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"J'ai un rendez-vous avec le docteur."

Translation:I have an appointment with the doctor.

January 1, 2013



Why not date instead of appointment?


If you say "date", it sounds like an outing with your boy/girlfriend or a close friend.


He/she could be a doctor...

And I know someone whose nickname (by friends) is just "the doctor".


So what would be the right translation for "I have a date with the doctor"?


Yeap, why can't your boyfriend be a doctor


En classe et en mes livres, nous avons toujours dit 'le medecin'- jamais un 'docteur'. Sont-ils des synonymes, ou est-ce que le 'register' est different, ou les differences sont-ils regionales?


May I correct your French, first?

"en classe et DANS mes livres,.... Sont-ils synonymes, ou est-ce que le registre..; les différences sont-ELLES régionales ?"

Now the answer: the more common word is "le médecin", that's true. But older people tend to say "le docteur". In French culture "un docteur" is always a physician, because the other "docteur" titles (all doctorate tenants, in any disciplin like law, chemistry or else) are not used.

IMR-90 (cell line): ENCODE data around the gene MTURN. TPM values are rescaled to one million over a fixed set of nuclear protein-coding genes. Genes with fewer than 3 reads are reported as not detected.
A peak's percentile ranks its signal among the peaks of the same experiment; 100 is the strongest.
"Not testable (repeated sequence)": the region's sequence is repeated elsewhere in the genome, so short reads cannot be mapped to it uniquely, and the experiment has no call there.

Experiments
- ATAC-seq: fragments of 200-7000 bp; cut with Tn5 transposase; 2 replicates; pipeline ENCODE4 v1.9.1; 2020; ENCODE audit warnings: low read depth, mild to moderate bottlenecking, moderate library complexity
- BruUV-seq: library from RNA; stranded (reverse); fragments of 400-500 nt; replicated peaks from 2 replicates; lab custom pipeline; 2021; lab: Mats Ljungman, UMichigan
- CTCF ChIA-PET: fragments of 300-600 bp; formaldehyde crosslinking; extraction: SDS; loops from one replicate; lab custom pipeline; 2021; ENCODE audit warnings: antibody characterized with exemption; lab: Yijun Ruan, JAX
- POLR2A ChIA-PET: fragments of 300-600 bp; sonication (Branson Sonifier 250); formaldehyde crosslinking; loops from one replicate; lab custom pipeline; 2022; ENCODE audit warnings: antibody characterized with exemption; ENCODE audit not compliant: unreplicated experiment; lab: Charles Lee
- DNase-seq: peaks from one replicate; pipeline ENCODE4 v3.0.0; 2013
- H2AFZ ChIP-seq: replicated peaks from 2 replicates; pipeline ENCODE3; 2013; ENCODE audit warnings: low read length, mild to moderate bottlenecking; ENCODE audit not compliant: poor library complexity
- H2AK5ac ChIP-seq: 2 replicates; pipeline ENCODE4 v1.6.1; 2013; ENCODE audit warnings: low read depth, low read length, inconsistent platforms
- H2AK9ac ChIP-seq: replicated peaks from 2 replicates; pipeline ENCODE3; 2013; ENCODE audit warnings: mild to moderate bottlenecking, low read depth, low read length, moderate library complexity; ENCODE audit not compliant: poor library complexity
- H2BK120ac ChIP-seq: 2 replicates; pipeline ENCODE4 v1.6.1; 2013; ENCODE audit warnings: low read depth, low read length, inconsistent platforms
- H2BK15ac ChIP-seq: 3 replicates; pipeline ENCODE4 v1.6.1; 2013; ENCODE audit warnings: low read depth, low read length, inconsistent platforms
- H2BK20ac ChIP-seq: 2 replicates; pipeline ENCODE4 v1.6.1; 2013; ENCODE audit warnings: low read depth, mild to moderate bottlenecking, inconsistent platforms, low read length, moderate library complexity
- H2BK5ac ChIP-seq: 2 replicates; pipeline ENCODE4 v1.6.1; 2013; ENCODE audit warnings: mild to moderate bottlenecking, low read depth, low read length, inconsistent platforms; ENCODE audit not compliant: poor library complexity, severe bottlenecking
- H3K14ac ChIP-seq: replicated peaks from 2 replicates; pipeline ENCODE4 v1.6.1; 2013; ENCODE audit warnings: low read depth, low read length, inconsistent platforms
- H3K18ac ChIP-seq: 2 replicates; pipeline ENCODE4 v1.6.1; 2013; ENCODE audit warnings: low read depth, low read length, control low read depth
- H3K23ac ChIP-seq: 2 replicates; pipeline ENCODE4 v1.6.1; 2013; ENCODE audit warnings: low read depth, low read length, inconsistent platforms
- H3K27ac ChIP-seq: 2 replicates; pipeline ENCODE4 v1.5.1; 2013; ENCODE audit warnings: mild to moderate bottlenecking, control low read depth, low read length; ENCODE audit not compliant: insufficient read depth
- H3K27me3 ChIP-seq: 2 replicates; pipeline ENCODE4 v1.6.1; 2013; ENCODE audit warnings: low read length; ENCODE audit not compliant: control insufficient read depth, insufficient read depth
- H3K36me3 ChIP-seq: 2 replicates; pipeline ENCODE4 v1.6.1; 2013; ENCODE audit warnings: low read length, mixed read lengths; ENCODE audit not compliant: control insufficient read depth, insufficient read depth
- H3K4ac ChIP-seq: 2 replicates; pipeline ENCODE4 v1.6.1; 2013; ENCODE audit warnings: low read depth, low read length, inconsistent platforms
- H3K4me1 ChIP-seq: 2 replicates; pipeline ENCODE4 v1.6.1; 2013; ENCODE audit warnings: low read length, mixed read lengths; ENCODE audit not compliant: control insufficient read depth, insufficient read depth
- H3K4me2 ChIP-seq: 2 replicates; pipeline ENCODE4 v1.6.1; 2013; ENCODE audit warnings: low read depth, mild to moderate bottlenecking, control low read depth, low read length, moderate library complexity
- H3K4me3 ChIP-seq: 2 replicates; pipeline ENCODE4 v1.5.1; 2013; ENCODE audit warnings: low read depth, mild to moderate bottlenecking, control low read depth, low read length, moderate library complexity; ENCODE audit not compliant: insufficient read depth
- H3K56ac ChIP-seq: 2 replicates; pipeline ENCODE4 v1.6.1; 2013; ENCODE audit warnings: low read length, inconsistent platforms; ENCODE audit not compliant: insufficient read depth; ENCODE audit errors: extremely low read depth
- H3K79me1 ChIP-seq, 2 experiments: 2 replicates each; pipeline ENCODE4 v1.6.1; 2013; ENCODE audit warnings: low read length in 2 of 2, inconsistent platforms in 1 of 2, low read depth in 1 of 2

When you talk to a doctor, in French, you say "Docteur, j'ai mal au bras".


Sorry, so if somebody has a PhD, what are they called that is an equivalent of "Doctor" in English?


Why not simply "I have a doctor's appointment"?


Yes, why doesn't this work? That is what I call appointments with the doctor.


I just wonder why DL use "le docteur" here, is it an idiom or I can use "un docteur" for more general speaking.


In English "the doctor" is specific, whereas "a doctor" is not. Same thing in French.


My translation, "I have a rendezvous with the doctor." was considered wrong. Although the "correct" translation is fine, I do not think my answer is wrong. In American English a "rendezvous" is a meeting or appointment, especially the former. So, I think my answer could be considered correct.


I don't understand why the "vous" is necessary. Why not "J'ai un rendez avec le docteur. "?


You should compare "rendez-vous" to "get-together": if you remove half of either, it does not mean anything anymore.

Initially, "rendez-vous" was a command meaning "go", and which needs the pronoun "vous". Then it became a noun "un rendez-vous", meaning "an appointment".


medicin and docteur! They're the same, arent they? but my answer was marked wrong.


"Docteur" is a title; "un docteur en médecine" is "un médecin".

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